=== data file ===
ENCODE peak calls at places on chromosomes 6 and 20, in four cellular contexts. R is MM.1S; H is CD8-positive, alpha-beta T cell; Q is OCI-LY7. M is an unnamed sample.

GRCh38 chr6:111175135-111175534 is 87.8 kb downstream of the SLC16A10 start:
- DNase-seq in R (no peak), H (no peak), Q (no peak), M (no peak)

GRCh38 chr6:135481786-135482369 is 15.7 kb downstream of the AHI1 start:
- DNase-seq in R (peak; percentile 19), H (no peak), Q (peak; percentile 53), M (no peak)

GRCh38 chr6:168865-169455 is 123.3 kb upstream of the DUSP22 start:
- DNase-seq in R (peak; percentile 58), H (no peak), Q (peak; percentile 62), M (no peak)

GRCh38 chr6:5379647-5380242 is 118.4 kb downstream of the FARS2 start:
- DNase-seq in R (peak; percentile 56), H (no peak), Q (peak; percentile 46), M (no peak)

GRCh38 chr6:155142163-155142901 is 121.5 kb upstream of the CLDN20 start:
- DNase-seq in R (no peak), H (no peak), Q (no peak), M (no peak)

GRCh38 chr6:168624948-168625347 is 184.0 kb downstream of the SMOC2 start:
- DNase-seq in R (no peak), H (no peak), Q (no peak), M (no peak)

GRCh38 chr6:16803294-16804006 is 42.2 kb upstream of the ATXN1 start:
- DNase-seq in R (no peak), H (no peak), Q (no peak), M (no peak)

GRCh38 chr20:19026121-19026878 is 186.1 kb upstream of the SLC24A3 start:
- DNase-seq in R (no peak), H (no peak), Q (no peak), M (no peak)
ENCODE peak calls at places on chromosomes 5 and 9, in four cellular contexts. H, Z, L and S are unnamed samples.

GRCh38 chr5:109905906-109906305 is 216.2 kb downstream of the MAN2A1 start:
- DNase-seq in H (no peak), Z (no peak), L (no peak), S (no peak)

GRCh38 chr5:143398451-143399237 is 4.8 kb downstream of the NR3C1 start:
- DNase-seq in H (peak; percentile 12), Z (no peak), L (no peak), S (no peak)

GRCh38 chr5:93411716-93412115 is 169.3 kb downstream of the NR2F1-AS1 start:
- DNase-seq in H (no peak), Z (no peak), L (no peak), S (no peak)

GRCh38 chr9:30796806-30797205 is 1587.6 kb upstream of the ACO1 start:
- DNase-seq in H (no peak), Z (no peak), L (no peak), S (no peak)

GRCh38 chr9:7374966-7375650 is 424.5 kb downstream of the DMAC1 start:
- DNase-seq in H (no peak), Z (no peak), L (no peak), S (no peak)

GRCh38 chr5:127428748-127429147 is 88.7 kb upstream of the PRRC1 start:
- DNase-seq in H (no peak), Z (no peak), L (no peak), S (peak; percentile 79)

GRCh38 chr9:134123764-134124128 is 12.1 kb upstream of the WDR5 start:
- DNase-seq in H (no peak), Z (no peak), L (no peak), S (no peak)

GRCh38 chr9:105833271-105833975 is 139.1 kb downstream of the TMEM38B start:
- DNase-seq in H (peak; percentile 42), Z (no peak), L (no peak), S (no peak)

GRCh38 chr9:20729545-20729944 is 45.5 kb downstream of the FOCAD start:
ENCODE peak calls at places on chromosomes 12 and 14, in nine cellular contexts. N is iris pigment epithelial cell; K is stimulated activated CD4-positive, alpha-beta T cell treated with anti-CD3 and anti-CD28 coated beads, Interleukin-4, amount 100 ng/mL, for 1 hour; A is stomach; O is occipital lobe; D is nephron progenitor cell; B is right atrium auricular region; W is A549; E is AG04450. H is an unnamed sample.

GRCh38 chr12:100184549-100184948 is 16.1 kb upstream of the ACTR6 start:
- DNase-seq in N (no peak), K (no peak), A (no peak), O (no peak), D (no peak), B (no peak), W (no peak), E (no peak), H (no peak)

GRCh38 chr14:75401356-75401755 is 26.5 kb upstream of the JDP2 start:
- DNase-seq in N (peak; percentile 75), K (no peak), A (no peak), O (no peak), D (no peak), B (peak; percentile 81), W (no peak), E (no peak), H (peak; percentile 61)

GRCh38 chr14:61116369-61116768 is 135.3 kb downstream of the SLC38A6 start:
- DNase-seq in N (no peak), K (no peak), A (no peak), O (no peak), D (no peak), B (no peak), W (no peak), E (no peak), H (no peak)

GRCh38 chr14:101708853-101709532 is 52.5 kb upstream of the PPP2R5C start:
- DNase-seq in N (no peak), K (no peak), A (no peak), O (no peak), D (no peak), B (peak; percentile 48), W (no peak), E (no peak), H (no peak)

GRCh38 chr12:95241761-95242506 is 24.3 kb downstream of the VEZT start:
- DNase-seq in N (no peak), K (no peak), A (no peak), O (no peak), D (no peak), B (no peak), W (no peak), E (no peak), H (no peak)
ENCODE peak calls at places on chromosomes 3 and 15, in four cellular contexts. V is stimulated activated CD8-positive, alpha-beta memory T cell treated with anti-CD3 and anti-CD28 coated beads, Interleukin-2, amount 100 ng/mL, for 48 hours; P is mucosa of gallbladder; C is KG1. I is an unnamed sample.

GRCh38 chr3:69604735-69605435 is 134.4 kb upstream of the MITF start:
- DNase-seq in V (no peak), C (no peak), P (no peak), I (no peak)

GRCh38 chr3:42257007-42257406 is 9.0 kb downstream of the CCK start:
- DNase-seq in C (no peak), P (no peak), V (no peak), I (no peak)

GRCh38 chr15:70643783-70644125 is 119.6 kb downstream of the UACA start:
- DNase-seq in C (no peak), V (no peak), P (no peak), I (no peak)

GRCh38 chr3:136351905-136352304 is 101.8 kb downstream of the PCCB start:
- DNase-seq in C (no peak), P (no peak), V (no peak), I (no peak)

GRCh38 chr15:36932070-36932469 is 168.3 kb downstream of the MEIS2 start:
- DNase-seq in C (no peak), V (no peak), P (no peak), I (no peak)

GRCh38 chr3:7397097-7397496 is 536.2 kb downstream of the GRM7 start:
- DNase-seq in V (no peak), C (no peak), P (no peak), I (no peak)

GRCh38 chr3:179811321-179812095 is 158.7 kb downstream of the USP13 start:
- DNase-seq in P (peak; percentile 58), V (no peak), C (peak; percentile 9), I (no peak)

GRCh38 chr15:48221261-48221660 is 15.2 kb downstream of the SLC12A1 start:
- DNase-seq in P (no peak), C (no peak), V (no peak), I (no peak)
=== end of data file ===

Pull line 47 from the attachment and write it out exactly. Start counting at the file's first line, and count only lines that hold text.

ENCODE peak calls at places on chromosomes 3 and 15, in four cellular contexts. V is stimulated activated CD8-positive, alpha-beta memory T cell treated with anti-CD3 and anti-CD28 coated beads, Interleukin-2, amount 100 ng/mL, for 48 hours; P is mucosa of gallbladder; C is KG1. I is an unnamed sample.